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Explosion at Evraz Rocky Mountain Steel Mill in Pueblo injures seven

PUEBLO, Colo. -- UPDATE: According to Assistant Fire Chief Keith Miller of the Pueblo Fire Department, three of the seven workers injured in the explosion incident at the EVRAZ Rocky Mountain Steel Mill are in critical condition. The remaining four are stable.

Asst. Chief Miller says dispatch initially told fire crews the fire was at the steel mill — on arrival they discovered it was an electric arc furnace inside the mill that had exploded.

Asst. Chief Miller called this a "rare event."

Fire from the exploded furnace was on three different levels of the building. Asst. Chief Miller says crews are waiting until the steel cools off to safely return to the affected area.

Stay with KRDO — we will continue to update this article as additional details come in.

ORIGINAL:
Water going through an electric arc furnace at the Evraz Rocky Mountain Steel Plant in Pueblo caused an explosion, injuring seven employees.

The call came is around 6pm Saturday.

According to David Light, Vice President of Pueblo Operations for Evraz, the seven injured were taken to the hospital with non life-threatening injuries. He described their injuries as "cuts and scrapes."

Light described the incident as a release of energy. Water went into an electric arc furnace, causing a reaction to the liquid steel, then causing the explosion. An electric arc is a large piece of machinery used to melt scraps of steel, commonly used in the steel-making process.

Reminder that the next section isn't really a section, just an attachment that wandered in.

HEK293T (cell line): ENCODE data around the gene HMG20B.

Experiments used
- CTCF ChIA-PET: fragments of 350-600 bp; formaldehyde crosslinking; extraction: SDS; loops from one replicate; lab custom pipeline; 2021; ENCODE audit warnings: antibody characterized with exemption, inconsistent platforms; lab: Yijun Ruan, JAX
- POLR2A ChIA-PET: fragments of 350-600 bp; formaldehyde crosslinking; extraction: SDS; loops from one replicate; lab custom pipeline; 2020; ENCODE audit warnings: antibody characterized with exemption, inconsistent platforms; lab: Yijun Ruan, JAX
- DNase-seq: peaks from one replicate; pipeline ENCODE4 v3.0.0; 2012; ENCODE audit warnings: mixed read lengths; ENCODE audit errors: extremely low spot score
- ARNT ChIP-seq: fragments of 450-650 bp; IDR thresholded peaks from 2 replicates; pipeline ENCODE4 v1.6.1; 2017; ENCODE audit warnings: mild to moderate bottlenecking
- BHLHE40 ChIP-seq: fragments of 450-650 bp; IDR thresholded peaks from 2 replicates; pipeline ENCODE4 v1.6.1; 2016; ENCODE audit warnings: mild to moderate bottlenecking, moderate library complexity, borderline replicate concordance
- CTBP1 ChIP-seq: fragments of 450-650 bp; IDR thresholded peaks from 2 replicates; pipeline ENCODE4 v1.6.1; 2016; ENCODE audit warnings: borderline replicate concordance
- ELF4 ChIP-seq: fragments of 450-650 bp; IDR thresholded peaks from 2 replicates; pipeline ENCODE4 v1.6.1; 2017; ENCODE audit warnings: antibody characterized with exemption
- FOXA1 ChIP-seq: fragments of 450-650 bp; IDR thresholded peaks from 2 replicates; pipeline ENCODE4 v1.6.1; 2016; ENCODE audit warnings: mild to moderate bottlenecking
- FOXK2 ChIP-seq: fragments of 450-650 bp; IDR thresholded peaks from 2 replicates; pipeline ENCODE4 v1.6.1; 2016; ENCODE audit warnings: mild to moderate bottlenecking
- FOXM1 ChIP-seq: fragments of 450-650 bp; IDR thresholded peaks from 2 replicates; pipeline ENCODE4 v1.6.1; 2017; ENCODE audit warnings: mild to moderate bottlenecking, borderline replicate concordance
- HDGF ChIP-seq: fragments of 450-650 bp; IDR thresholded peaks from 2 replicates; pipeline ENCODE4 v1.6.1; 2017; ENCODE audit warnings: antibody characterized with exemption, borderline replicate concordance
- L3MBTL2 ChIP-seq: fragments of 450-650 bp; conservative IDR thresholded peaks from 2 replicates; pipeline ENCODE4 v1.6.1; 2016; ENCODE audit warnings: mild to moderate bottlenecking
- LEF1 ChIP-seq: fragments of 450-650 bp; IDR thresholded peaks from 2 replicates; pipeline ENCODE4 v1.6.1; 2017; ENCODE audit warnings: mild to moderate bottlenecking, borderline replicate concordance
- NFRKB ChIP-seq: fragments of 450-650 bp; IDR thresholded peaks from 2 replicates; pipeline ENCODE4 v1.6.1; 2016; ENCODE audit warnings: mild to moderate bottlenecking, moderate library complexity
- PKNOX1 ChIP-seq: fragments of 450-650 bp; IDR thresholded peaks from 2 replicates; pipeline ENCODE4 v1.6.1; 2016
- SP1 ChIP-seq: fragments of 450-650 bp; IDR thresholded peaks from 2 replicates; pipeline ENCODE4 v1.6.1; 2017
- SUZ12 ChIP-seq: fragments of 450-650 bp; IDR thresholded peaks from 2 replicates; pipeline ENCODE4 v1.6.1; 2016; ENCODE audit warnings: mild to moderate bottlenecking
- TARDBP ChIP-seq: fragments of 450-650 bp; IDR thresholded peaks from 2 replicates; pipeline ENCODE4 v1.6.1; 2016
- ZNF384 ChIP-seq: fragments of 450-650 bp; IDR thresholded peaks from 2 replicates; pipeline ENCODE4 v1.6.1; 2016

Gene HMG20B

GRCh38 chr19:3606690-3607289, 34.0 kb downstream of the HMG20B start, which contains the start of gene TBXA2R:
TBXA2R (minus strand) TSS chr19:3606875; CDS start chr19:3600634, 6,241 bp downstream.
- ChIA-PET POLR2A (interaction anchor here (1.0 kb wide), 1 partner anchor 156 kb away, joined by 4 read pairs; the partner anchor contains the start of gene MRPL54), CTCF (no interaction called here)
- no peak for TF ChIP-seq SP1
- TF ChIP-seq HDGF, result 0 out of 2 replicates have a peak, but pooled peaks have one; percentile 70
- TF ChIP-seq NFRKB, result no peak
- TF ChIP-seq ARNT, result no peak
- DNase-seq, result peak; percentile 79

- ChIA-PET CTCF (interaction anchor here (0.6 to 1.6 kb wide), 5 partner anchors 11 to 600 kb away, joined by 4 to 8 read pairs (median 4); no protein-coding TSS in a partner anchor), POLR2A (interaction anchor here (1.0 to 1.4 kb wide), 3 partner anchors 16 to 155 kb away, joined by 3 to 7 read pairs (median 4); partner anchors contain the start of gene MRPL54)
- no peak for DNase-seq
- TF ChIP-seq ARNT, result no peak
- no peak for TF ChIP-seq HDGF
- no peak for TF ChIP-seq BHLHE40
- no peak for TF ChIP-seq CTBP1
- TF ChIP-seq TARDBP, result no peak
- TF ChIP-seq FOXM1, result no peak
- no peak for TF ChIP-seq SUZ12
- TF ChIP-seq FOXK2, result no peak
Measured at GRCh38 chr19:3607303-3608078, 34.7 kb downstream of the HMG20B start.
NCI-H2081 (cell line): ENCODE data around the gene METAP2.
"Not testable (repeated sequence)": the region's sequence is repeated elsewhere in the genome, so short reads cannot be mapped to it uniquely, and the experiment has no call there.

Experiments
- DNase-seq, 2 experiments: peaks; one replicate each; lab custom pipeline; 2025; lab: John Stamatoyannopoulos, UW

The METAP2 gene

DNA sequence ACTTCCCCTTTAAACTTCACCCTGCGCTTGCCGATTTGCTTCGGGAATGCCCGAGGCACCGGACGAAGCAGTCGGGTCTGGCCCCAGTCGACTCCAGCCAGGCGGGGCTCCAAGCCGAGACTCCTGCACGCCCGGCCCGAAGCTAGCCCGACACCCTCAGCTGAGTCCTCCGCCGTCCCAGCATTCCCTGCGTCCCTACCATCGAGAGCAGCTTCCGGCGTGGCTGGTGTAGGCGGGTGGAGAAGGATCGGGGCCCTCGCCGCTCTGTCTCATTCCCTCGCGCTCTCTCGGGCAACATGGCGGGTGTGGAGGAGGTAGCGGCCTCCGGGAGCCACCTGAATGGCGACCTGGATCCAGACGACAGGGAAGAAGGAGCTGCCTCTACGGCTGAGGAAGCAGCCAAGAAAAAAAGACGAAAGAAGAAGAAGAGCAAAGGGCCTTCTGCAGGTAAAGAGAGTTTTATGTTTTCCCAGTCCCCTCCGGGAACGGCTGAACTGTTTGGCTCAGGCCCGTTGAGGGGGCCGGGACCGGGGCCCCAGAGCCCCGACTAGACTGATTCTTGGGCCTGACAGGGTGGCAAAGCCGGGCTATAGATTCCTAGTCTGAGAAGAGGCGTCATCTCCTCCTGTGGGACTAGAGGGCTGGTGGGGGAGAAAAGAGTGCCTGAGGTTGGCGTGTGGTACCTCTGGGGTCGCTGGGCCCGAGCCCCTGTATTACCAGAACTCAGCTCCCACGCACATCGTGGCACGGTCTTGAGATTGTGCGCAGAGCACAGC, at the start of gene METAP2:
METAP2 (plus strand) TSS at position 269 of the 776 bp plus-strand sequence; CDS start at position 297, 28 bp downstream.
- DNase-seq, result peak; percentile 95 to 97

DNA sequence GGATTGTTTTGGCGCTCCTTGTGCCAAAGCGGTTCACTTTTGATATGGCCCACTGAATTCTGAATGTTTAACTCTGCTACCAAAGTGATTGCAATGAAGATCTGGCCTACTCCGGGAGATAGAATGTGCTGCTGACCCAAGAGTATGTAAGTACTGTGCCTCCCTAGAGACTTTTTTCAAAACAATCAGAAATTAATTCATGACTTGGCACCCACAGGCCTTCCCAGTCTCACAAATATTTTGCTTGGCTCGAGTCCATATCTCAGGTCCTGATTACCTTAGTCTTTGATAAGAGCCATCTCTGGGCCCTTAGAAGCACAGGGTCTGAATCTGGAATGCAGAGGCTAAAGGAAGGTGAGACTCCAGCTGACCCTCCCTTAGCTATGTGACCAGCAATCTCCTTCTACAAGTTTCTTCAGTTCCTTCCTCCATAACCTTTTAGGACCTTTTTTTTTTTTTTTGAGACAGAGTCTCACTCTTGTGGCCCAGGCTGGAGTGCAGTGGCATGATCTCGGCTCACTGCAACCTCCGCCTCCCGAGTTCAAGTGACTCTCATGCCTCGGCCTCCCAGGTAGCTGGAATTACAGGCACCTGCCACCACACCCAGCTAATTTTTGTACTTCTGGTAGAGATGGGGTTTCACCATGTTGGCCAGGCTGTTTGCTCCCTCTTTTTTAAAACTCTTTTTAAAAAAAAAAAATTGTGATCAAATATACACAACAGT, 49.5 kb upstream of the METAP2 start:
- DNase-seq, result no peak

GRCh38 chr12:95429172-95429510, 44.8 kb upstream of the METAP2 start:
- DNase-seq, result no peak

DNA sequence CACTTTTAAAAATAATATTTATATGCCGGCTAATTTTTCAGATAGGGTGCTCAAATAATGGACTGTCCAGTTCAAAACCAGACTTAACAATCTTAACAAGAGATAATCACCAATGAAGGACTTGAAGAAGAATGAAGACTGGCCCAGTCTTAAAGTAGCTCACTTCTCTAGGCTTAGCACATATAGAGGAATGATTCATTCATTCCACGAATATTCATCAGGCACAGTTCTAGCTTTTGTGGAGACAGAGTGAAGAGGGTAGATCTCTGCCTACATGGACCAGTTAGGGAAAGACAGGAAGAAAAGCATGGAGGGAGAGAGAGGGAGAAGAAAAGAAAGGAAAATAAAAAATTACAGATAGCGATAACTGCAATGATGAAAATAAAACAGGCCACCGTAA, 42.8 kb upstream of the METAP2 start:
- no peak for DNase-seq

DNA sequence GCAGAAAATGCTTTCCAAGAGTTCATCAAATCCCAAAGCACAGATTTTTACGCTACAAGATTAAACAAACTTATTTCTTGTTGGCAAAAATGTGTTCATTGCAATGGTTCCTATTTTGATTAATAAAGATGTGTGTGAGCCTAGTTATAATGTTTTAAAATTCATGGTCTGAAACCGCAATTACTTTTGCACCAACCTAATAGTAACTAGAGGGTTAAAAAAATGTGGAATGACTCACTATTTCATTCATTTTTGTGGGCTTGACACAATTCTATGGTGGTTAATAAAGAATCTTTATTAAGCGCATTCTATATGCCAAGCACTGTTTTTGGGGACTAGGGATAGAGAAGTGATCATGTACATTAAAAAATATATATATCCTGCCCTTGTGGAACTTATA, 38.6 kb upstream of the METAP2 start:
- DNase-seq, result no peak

Courtesy: Adam Harvey

Light says the Evraz Fire Protection Unit are on scene, and American Medical Response also responded.

This incident is still under investigation. Stay with KRDO for updates and additional information.

KRDO Breaking News / Pueblo
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Natalie Haddad

Natalie is a traffic reporter and MMJ for Good Morning Colorado and KRDO. You can learn more about her here.

Comments

3 Comments

  1. “A sudden release of energy”. That would be a good definition of an explosion. Water coming into contact with molten steel would instantly turn to steam and the expanding steam would throw molten steel in every direction. Prayers for the injured.

    1. Good concise description. The question is how water “went into the furnace”. That’s clearly something that would not happen under normal conditions, so it sounds like either human error or a mechanical failure (not many alternatives left!).

  2. Did some reading on the arc furnaces and some have some type of water cooling system. That would explain the water being there but not how it got to the molten steel.

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